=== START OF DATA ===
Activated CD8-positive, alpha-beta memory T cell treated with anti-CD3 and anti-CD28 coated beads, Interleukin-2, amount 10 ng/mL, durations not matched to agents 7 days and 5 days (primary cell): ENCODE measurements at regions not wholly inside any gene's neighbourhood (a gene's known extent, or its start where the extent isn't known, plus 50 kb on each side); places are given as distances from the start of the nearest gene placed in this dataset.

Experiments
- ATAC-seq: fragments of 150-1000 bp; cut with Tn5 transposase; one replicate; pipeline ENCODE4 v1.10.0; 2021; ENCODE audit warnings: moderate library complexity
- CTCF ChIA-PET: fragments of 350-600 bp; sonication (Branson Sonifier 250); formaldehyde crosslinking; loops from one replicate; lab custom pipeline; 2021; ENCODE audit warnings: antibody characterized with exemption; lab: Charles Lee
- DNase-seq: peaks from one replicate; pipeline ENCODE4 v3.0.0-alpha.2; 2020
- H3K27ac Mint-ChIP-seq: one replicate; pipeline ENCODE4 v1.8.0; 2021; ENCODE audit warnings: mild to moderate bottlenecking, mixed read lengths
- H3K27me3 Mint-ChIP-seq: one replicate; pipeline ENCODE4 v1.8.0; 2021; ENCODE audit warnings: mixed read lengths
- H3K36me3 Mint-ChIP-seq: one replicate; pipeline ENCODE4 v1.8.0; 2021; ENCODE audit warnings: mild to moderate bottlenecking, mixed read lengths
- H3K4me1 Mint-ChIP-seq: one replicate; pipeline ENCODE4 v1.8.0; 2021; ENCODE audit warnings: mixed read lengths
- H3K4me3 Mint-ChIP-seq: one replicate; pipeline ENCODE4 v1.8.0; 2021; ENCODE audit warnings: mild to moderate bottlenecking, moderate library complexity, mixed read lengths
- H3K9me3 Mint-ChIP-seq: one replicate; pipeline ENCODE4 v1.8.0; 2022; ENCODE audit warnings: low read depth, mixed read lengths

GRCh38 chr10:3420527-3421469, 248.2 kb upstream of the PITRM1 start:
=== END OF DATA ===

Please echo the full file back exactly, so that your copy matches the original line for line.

Activated CD8-positive, alpha-beta memory T cell treated with anti-CD3 and anti-CD28 coated beads, Interleukin-2, amount 10 ng/mL, durations not matched to agents 7 days and 5 days (primary cell): ENCODE measurements at regions not wholly inside any gene's neighbourhood (a gene's known extent, or its start where the extent isn't known, plus 50 kb on each side); places are given as distances from the start of the nearest gene placed in this dataset.

Experiments
- ATAC-seq: fragments of 150-1000 bp; cut with Tn5 transposase; one replicate; pipeline ENCODE4 v1.10.0; 2021; ENCODE audit warnings: moderate library complexity
- CTCF ChIA-PET: fragments of 350-600 bp; sonication (Branson Sonifier 250); formaldehyde crosslinking; loops from one replicate; lab custom pipeline; 2021; ENCODE audit warnings: antibody characterized with exemption; lab: Charles Lee
- DNase-seq: peaks from one replicate; pipeline ENCODE4 v3.0.0-alpha.2; 2020
- H3K27ac Mint-ChIP-seq: one replicate; pipeline ENCODE4 v1.8.0; 2021; ENCODE audit warnings: mild to moderate bottlenecking, mixed read lengths
- H3K27me3 Mint-ChIP-seq: one replicate; pipeline ENCODE4 v1.8.0; 2021; ENCODE audit warnings: mixed read lengths
- H3K36me3 Mint-ChIP-seq: one replicate; pipeline ENCODE4 v1.8.0; 2021; ENCODE audit warnings: mild to moderate bottlenecking, mixed read lengths
- H3K4me1 Mint-ChIP-seq: one replicate; pipeline ENCODE4 v1.8.0; 2021; ENCODE audit warnings: mixed read lengths
- H3K4me3 Mint-ChIP-seq: one replicate; pipeline ENCODE4 v1.8.0; 2021; ENCODE audit warnings: mild to moderate bottlenecking, moderate library complexity, mixed read lengths
- H3K9me3 Mint-ChIP-seq: one replicate; pipeline ENCODE4 v1.8.0; 2022; ENCODE audit warnings: low read depth, mixed read lengths

GRCh38 chr10:3420527-3421469, 248.2 kb upstream of the PITRM1 start: